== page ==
Seminal American blues singer and songwriter Muddy Waters.
Seminal American blues singer and songwriter Muddy Waters. Keystone/Getty Images
On April 4, 1915, McKinley Morganfield was born near Rolling Fork, Miss. He was raised by his grandmother; legend has it that, after watching him play in a creek, she nicknamed him Muddy Waters. In 1954, Waters recorded the song that would take his name to a wide audience: "I'm Your Hoochie Coochie Man."
Muddy Waters scored his first R&B hit with "I Can't Be Satisfied" in 1948. It still had the sound of the country blues he played before leaving the Mississippi Delta for Chicago five years earlier. By the time he recorded "I'm Your Hoochie Coochie Man" in 1954, he'd assembled what he later called his best band: guitarist Jimmie Rodgers, pianist Otis Spann, Willie Dixon playing bass, Fred Below on drums and Little Walter blowing his harmonica like a saxophone.
"Hoochie Coochie Man" was Waters' 10th hit and best-selling single ever. It clung near the top of the R&B charts for 13 weeks. But that didn't mean Muddy Waters made a lot of money, says Marshall Chess, whose father and uncle ran Chess Records, Waters' label.
"There were not many radio stations that played black music," Chess says. "White radio was very racist at the time. There was not distribution everywhere in black neighborhoods of the big cities. There weren't many record shops. People bought their music at barber shops — sort of general store, package stores where they sold milk, beer, cigarettes and records."
Still, it seems that the distinctive stop-time rhythm of "Hoochie Coochie Man" was not lost on another singer from Mississippi, by the name of Elvis Presley. Legend has it that when Muddy Waters heard Presley's 1958 recording of the Jerry Leiber-Mike Stoler song "Trouble," Waters said, "I better watch out. I believe whitey's picking up on the things that I'm doing." But by this time, the racial makeup of Waters' own audience had started to shift.
That same year, he traveled to England with pianist Otis Spann and discovered that he was better known there than back home. But the English cast him as a folk singer, and he obligingly toned down his amplified Chicago blues to suit his hosts.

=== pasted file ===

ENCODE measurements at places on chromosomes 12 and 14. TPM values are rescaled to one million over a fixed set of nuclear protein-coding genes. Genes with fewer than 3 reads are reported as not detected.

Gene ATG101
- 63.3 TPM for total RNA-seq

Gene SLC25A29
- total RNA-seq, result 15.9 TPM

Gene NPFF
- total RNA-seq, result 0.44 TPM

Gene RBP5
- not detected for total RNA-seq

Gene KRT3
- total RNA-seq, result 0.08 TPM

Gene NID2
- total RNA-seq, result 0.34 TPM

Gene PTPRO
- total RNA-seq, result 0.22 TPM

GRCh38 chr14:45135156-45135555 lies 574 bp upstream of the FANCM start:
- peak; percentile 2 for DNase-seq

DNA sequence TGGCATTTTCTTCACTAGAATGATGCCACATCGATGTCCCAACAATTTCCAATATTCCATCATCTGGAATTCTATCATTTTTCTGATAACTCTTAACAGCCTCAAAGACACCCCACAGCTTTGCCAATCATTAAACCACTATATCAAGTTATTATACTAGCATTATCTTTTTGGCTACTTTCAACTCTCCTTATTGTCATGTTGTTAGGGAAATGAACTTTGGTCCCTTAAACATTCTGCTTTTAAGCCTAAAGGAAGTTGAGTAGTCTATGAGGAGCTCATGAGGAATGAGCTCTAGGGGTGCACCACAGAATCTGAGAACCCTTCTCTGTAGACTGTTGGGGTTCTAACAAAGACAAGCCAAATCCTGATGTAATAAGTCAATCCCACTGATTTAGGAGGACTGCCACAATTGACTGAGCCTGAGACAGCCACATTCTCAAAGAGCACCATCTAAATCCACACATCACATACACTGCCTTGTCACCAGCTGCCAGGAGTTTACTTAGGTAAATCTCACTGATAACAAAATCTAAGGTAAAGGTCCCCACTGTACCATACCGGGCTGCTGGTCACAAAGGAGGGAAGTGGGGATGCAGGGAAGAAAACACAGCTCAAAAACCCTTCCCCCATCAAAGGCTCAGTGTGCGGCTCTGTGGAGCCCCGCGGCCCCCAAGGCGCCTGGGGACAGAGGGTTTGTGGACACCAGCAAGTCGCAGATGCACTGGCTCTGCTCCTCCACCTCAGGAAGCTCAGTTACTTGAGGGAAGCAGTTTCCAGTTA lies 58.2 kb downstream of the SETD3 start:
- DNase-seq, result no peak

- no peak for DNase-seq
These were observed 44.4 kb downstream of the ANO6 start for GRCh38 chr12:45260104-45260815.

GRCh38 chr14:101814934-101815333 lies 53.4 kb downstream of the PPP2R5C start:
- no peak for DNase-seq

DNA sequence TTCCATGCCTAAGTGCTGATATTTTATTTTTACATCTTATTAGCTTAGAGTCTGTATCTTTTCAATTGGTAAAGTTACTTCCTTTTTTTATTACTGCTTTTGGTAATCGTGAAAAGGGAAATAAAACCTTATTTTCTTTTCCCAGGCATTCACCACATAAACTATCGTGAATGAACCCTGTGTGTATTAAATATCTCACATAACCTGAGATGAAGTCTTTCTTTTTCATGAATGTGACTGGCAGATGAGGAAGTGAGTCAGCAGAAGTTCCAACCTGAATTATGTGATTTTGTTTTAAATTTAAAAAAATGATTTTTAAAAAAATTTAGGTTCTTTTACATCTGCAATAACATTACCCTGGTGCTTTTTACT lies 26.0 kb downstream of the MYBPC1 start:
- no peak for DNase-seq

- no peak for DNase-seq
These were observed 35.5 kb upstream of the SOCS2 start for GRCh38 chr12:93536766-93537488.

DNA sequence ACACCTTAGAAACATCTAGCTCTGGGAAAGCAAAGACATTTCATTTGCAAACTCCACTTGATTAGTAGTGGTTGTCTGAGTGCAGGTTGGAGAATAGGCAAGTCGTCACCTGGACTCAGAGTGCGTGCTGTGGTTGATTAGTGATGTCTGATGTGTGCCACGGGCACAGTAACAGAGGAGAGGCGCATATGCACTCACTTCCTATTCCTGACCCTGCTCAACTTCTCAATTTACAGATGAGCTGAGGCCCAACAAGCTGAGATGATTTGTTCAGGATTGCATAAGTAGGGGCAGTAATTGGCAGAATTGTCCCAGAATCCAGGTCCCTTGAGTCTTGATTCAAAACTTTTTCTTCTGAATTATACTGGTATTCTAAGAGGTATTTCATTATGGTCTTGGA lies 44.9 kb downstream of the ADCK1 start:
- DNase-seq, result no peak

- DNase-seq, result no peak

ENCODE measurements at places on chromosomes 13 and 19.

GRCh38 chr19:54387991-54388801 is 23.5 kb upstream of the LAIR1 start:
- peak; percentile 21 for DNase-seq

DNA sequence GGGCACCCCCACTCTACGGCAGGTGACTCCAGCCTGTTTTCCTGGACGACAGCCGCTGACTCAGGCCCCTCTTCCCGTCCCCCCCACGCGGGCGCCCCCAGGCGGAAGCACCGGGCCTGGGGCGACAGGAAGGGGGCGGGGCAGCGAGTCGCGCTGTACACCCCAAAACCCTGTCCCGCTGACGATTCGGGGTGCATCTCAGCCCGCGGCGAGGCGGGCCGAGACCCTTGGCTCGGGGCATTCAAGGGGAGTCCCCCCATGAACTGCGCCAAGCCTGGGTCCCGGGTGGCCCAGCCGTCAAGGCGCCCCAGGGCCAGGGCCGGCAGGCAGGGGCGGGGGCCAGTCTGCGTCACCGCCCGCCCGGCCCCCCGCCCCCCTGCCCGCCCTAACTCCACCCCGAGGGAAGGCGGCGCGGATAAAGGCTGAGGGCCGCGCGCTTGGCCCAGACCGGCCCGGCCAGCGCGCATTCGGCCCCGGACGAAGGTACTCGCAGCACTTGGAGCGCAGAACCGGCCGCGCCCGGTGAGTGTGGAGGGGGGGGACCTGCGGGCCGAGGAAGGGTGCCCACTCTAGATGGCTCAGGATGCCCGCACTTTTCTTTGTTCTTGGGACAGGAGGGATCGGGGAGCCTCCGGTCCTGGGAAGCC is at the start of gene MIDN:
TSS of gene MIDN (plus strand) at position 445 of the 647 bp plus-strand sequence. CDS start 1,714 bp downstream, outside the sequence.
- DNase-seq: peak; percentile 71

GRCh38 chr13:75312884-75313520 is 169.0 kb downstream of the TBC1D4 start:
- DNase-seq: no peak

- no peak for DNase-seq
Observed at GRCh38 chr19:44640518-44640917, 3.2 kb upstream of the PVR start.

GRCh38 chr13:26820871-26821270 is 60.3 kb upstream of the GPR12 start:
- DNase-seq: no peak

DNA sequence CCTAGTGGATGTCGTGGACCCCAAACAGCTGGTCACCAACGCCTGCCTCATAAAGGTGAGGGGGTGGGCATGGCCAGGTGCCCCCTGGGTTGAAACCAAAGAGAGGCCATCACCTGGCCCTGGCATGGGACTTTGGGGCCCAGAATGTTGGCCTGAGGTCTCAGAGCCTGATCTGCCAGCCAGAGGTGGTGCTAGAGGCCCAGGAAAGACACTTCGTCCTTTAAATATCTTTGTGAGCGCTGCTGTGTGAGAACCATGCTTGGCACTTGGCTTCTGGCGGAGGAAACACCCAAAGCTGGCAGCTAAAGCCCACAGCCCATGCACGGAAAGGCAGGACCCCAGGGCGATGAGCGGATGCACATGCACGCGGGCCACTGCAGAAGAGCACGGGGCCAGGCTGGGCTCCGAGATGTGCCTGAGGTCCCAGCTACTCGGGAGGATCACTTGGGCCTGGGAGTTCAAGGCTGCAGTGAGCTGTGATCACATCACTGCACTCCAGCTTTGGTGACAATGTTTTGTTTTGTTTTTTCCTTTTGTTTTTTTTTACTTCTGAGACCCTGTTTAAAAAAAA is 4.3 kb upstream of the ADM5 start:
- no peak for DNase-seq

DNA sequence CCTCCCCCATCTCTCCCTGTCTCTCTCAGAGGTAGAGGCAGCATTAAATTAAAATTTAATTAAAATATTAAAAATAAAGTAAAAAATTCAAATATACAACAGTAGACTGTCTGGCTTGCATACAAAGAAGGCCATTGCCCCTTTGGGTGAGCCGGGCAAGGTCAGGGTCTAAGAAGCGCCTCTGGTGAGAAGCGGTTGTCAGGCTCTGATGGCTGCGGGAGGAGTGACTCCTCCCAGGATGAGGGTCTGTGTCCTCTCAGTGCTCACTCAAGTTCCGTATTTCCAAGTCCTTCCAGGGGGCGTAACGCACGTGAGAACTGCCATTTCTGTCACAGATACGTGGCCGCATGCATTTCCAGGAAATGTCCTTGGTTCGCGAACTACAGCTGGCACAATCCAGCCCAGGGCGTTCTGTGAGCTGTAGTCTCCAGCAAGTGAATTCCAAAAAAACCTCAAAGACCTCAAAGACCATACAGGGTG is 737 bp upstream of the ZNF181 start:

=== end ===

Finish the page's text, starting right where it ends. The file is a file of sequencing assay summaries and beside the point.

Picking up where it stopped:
Two years later, Waters was invited to play at the 1960 Newport Jazz Festival — and, much like his audience in England, this one was almost entirely white. Biographer Robert Gordon says that with rock 'n' roll's rise in the late 1950s, Waters sorely needed new blues fans. Newport presented him with a great opportunity.
"He understands that he's facing — there's a crossover moment that this is a record-buying audience in front of him and they are not his record-buying audience, but they could be," Gordon says.
The record was a commercial if not artistic success. Music critics hated it, but Gordon says that adaptations of "Hoochie Coochie Man" show how close this blues standard, composed at the threshold of the rock 'n' roll era, is to both genres.
"I would think that 'Hoochie Coochie Man' is a keystone in the architecture of rock 'n' roll," Gordon says, "because it was a song that could be covered by rock bands and sound like a rock 'n' roll song and be done by blues bands and sound like a blues song, and basically they're all playing the same thing."
Muddy Waters made at least two dozen recordings of his signature song during the nearly three decades he sang it. His final performances of "Hoochie Coochie Man" marked a return to the song's stripped-down origins. Until his death in 1983 at the age of 68, Waters remained the Hoochie Coochie Man.